Evaporating Borders: Immigration and racism in Cyprus @ RIDM

evaporating borders

“Who shall make the world more beautiful?”

Iva Radivojevic’s first full-length documentary, Evaporating Borders, closes with this quote by African-American sociologist W. E. B. Du Bois. What may seem like a rhetorical question is actually a plea to viewers, beckoning us to participate and holding us accountable for what may come.

Presented in five parts, the documentary shows mounting tensions and racism in an evolving Cyprus, which is host to an increasing number of refugees and immigrants (mostly Palestinian and Syrian Muslims, and some Turks, who occupy a third of Cyprus’s northern territories), while exploring themes of migration, displacement, tolerance and belonging. Interviews provide insight into an issue that is not unique to the island.

Many Greek Cypriots feel refugees are sucking up their and their country’s resources and that the government is too generous with them, a sentiment which has led some locals to organize fascist and racist opposition. But those who flee to Cyprus from war-torn neighbouring countries do so to find work and peace. They are often undermined by potential employers due to racism, and find themselves cut off from mandatory government benefits for refugees.

Endless appeals and little advocacy force some to eventually leave the island. The film’s final scene shows a clash at a protest between a group of social justice advocates and a group of fascists, between two possibilities: that of an inclusive, welcoming society, and that of a hostile, intolerant Cyprus.

Radivojevic reveals her own observations throughout the documentary, at one point expressing her own distaste and disdain for immigrant men who look “poor, criminal, intimidating.” She consciously dissociates from them. Though Radivojevic was an immigrant to Cyprus herself (from Yugoslavia), it is as though, over time, she made a distinction between the “acceptable” immigrants (the blonde ones) and those who supposedly leech off the government, create trouble and don’t deserve her empathy. She then catches herself and reflects on what may have led her to feel this way. I was impressed that she even admitted to having had racist thoughts, which is downright embarrassing, but even more so by her capacity for introspection and analysis of an issue that is becoming more urgent and widespread daily.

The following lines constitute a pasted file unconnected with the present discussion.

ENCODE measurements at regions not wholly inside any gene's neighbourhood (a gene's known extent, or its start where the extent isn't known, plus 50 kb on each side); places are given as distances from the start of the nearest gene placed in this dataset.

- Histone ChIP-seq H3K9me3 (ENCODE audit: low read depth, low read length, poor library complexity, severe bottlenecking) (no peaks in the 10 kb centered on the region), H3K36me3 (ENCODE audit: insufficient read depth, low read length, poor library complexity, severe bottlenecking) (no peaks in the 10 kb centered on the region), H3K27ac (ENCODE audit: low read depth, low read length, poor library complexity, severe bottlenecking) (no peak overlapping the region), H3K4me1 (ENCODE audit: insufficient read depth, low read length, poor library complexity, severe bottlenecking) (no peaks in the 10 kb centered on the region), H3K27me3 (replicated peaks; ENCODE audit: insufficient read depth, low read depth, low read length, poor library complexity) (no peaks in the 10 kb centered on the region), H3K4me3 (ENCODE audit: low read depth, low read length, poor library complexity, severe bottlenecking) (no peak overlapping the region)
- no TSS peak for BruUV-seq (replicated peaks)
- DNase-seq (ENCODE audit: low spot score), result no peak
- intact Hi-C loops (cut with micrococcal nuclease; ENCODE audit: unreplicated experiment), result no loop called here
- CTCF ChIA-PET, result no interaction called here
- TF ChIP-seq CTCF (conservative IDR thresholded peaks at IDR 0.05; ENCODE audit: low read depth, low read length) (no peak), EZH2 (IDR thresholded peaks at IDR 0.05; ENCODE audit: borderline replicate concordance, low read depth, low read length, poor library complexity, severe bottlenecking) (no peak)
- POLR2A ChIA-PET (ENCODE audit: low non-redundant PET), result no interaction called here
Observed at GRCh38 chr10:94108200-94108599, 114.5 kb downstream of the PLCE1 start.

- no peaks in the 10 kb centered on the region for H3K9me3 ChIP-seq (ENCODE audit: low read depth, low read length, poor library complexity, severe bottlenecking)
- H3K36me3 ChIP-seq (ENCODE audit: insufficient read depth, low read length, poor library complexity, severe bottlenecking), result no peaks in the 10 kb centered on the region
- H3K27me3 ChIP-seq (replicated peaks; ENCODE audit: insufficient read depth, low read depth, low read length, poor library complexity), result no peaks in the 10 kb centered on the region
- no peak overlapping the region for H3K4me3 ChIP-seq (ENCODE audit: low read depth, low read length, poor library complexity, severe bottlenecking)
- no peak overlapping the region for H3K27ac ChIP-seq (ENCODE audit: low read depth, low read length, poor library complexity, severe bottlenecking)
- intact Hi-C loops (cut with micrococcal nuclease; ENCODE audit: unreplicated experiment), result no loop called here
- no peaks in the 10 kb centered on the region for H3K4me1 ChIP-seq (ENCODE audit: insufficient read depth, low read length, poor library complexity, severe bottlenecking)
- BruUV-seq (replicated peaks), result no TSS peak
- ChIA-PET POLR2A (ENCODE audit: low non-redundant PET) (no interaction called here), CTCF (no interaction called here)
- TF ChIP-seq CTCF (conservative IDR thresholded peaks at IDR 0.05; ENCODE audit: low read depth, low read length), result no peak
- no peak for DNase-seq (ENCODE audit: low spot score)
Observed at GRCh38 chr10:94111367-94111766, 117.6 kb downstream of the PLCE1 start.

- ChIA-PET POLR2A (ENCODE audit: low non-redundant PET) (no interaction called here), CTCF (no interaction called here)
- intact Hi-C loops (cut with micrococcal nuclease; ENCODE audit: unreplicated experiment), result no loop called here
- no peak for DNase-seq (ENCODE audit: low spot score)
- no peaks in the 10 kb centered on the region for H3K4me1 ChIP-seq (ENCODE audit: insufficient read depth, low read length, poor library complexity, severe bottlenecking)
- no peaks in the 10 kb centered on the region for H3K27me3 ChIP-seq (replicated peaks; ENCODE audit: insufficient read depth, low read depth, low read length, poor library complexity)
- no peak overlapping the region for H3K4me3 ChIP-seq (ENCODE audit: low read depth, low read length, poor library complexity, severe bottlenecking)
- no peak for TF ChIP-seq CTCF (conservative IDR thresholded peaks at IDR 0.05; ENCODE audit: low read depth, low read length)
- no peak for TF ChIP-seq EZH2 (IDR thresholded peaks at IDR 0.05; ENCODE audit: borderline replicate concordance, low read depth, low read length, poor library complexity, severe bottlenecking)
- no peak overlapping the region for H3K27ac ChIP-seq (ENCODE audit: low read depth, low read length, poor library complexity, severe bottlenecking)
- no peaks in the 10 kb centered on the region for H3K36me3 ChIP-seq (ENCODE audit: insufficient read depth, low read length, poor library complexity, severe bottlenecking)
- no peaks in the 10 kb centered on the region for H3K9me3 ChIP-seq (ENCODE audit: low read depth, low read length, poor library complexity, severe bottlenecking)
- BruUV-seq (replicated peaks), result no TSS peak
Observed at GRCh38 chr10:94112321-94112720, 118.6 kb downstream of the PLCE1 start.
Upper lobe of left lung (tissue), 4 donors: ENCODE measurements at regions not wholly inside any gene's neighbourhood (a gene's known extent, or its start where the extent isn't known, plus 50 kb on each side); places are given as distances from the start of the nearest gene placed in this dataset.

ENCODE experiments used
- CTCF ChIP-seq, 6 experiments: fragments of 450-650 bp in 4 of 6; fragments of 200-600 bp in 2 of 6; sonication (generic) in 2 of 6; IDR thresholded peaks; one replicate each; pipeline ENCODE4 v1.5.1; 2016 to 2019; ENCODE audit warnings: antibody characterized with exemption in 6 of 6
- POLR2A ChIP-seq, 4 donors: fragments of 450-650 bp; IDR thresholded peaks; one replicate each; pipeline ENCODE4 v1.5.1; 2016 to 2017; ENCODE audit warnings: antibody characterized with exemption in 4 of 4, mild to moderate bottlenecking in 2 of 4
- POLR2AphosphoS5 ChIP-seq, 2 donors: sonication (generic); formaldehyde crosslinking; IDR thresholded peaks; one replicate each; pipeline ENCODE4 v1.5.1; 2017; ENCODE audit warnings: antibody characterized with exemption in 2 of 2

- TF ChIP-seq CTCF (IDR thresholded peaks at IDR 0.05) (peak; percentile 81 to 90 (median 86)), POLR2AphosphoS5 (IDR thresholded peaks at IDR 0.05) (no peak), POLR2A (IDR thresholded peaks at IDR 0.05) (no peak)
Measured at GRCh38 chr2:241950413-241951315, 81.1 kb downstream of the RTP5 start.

Radivojevic excels in presenting a serious issue without being heavy-handed. Her shots make one envious of Cyprus’s residents who get to bask in its golden sunlight. She has a rare eye for composition, and zeros in on details that are revealing about the island’s military history and racial tensions.

Through intimate shots of neighbours and streets, we’re given the impression that Cyprus is a small village, the type that breeds intolerance, but the documentary very effectively demonstrates, through interviews with intellectuals, activists, and bureaucrats, as well as the director’s own questioning, that there is hope yet for a better Cyprus.

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